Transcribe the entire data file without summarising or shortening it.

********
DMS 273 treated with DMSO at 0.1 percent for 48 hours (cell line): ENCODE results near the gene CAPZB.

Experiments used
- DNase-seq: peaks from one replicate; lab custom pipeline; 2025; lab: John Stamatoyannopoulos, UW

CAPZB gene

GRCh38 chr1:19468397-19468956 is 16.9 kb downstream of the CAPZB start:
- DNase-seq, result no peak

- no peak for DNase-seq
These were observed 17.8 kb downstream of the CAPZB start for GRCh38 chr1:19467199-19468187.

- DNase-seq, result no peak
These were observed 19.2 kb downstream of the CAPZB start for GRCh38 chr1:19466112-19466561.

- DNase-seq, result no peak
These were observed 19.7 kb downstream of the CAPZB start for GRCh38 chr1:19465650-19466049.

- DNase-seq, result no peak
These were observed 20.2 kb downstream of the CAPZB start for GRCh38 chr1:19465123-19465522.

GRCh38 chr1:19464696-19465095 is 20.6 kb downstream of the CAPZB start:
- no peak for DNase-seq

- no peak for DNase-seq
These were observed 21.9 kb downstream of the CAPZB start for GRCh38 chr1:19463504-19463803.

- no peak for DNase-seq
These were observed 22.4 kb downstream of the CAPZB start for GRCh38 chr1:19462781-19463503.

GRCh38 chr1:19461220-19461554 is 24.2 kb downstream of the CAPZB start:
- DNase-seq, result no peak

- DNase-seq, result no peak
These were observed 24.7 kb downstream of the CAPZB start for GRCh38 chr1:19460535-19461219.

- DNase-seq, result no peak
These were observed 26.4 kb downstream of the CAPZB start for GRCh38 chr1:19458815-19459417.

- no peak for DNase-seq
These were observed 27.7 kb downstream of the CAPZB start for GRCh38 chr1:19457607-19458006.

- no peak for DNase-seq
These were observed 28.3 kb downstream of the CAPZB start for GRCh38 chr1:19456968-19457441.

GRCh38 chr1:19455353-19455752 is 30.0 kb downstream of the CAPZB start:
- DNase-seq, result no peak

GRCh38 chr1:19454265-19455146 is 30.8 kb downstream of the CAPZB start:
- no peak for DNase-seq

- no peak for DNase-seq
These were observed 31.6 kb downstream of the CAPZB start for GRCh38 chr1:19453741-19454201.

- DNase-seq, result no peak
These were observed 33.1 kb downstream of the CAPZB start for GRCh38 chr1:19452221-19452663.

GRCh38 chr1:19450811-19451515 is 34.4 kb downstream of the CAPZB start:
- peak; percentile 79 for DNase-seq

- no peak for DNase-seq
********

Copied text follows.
DMS 273 treated with DMSO at 0.1 percent for 48 hours (cell line): ENCODE results near the gene CAPZB.

Experiments used
- DNase-seq: peaks from one replicate; lab custom pipeline; 2025; lab: John Stamatoyannopoulos, UW

CAPZB gene

GRCh38 chr1:19468397-19468956 is 16.9 kb downstream of the CAPZB start:
- DNase-seq, result no peak

- no peak for DNase-seq
These were observed 17.8 kb downstream of the CAPZB start for GRCh38 chr1:19467199-19468187.

- DNase-seq, result no peak
These were observed 19.2 kb downstream of the CAPZB start for GRCh38 chr1:19466112-19466561.

- DNase-seq, result no peak
These were observed 19.7 kb downstream of the CAPZB start for GRCh38 chr1:19465650-19466049.

- DNase-seq, result no peak
These were observed 20.2 kb downstream of the CAPZB start for GRCh38 chr1:19465123-19465522.

GRCh38 chr1:19464696-19465095 is 20.6 kb downstream of the CAPZB start:
- no peak for DNase-seq

- no peak for DNase-seq
These were observed 21.9 kb downstream of the CAPZB start for GRCh38 chr1:19463504-19463803.

- no peak for DNase-seq
These were observed 22.4 kb downstream of the CAPZB start for GRCh38 chr1:19462781-19463503.

GRCh38 chr1:19461220-19461554 is 24.2 kb downstream of the CAPZB start:
- DNase-seq, result no peak

- DNase-seq, result no peak
These were observed 24.7 kb downstream of the CAPZB start for GRCh38 chr1:19460535-19461219.

- DNase-seq, result no peak
These were observed 26.4 kb downstream of the CAPZB start for GRCh38 chr1:19458815-19459417.

- no peak for DNase-seq
These were observed 27.7 kb downstream of the CAPZB start for GRCh38 chr1:19457607-19458006.

- no peak for DNase-seq
These were observed 28.3 kb downstream of the CAPZB start for GRCh38 chr1:19456968-19457441.

GRCh38 chr1:19455353-19455752 is 30.0 kb downstream of the CAPZB start:
- DNase-seq, result no peak

GRCh38 chr1:19454265-19455146 is 30.8 kb downstream of the CAPZB start:
- no peak for DNase-seq

- no peak for DNase-seq
These were observed 31.6 kb downstream of the CAPZB start for GRCh38 chr1:19453741-19454201.

- DNase-seq, result no peak
These were observed 33.1 kb downstream of the CAPZB start for GRCh38 chr1:19452221-19452663.

GRCh38 chr1:19450811-19451515 is 34.4 kb downstream of the CAPZB start:
- peak; percentile 79 for DNase-seq

- no peak for DNase-seq